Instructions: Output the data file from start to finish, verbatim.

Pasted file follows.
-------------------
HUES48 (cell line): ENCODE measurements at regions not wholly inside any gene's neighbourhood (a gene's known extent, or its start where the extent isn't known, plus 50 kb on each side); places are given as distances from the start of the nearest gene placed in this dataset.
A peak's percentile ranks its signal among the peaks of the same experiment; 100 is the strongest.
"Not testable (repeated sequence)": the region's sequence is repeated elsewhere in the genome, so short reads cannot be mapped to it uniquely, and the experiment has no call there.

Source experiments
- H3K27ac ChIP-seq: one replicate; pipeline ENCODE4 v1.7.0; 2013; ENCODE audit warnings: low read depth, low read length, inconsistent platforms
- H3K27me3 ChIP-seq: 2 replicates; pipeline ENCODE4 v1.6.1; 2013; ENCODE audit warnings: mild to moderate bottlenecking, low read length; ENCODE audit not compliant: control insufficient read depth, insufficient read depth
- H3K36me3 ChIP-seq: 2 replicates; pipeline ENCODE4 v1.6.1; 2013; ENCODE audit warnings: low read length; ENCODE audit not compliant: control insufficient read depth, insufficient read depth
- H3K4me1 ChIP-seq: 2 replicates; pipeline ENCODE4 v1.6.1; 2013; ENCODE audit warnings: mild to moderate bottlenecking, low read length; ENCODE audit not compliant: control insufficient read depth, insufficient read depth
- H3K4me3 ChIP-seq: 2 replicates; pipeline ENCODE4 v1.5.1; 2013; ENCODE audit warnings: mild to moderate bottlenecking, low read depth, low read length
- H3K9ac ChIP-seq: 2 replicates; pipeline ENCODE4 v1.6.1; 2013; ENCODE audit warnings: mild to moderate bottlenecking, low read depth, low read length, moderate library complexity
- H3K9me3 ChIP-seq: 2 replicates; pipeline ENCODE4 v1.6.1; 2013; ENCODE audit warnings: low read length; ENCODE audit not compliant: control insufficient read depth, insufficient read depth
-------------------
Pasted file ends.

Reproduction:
HUES48 (cell line): ENCODE measurements at regions not wholly inside any gene's neighbourhood (a gene's known extent, or its start where the extent isn't known, plus 50 kb on each side); places are given as distances from the start of the nearest gene placed in this dataset.
A peak's percentile ranks its signal among the peaks of the same experiment; 100 is the strongest.
"Not testable (repeated sequence)": the region's sequence is repeated elsewhere in the genome, so short reads cannot be mapped to it uniquely, and the experiment has no call there.

Source experiments
- H3K27ac ChIP-seq: one replicate; pipeline ENCODE4 v1.7.0; 2013; ENCODE audit warnings: low read depth, low read length, inconsistent platforms
- H3K27me3 ChIP-seq: 2 replicates; pipeline ENCODE4 v1.6.1; 2013; ENCODE audit warnings: mild to moderate bottlenecking, low read length; ENCODE audit not compliant: control insufficient read depth, insufficient read depth
- H3K36me3 ChIP-seq: 2 replicates; pipeline ENCODE4 v1.6.1; 2013; ENCODE audit warnings: low read length; ENCODE audit not compliant: control insufficient read depth, insufficient read depth
- H3K4me1 ChIP-seq: 2 replicates; pipeline ENCODE4 v1.6.1; 2013; ENCODE audit warnings: mild to moderate bottlenecking, low read length; ENCODE audit not compliant: control insufficient read depth, insufficient read depth
- H3K4me3 ChIP-seq: 2 replicates; pipeline ENCODE4 v1.5.1; 2013; ENCODE audit warnings: mild to moderate bottlenecking, low read depth, low read length
- H3K9ac ChIP-seq: 2 replicates; pipeline ENCODE4 v1.6.1; 2013; ENCODE audit warnings: mild to moderate bottlenecking, low read depth, low read length, moderate library complexity
- H3K9me3 ChIP-seq: 2 replicates; pipeline ENCODE4 v1.6.1; 2013; ENCODE audit warnings: low read length; ENCODE audit not compliant: control insufficient read depth, insufficient read depth